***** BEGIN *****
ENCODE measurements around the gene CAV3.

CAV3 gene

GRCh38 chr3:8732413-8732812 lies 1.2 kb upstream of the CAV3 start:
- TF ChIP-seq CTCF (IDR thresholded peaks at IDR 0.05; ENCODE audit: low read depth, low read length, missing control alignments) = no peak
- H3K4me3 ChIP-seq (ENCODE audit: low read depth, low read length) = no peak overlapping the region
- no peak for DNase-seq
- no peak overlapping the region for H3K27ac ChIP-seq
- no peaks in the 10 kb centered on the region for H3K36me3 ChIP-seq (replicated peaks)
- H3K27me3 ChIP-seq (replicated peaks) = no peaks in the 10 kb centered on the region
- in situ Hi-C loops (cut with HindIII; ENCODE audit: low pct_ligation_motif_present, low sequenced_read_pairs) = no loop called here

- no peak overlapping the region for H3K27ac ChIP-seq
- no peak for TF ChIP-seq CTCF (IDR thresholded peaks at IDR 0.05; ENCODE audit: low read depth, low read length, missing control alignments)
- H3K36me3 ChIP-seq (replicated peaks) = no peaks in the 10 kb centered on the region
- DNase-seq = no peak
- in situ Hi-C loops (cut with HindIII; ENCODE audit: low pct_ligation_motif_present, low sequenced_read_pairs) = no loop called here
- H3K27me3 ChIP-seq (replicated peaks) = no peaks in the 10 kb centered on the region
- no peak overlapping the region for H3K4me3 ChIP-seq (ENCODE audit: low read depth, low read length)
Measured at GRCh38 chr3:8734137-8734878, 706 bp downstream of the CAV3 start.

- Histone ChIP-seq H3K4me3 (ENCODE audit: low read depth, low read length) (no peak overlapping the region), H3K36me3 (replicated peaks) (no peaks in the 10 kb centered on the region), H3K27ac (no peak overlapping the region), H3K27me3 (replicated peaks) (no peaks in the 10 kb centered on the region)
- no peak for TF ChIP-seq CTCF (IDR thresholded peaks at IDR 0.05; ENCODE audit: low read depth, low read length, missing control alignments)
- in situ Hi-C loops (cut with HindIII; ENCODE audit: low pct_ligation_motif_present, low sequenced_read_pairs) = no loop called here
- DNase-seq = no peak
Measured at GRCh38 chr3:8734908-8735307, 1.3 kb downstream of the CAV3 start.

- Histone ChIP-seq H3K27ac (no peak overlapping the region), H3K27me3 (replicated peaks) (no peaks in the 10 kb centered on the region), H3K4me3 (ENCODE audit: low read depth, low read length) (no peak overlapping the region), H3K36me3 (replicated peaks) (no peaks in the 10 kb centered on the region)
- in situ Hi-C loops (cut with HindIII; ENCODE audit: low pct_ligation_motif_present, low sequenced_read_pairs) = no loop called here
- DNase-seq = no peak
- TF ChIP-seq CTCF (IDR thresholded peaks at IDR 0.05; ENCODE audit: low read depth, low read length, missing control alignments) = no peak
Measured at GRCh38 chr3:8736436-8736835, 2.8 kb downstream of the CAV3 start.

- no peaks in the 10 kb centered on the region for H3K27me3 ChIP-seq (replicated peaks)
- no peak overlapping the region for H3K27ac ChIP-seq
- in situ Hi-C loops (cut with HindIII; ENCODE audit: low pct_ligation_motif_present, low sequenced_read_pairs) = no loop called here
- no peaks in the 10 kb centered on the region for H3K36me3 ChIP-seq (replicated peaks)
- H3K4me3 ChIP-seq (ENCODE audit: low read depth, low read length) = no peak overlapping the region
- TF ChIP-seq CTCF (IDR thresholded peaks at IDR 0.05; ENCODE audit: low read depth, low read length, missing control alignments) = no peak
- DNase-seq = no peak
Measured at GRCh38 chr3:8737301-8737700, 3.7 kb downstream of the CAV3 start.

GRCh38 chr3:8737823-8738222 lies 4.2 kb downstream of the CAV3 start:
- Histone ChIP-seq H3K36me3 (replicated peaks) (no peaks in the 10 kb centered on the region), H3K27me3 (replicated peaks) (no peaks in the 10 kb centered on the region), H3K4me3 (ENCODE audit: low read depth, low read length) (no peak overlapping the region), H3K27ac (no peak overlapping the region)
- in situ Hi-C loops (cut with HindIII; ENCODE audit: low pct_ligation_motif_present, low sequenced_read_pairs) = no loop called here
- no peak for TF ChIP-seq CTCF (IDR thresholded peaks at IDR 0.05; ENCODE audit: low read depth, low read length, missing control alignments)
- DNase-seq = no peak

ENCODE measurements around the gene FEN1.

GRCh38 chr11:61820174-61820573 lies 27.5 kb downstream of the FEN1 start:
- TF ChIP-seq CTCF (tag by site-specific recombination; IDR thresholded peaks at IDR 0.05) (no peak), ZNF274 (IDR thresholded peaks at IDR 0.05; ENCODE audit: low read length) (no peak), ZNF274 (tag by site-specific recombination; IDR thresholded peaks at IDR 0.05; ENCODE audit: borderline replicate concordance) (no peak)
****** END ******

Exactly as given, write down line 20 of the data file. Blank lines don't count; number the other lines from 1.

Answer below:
- no peak for TF ChIP-seq CTCF (IDR thresholded peaks at IDR 0.05; ENCODE audit: low read depth, low read length, missing control alignments)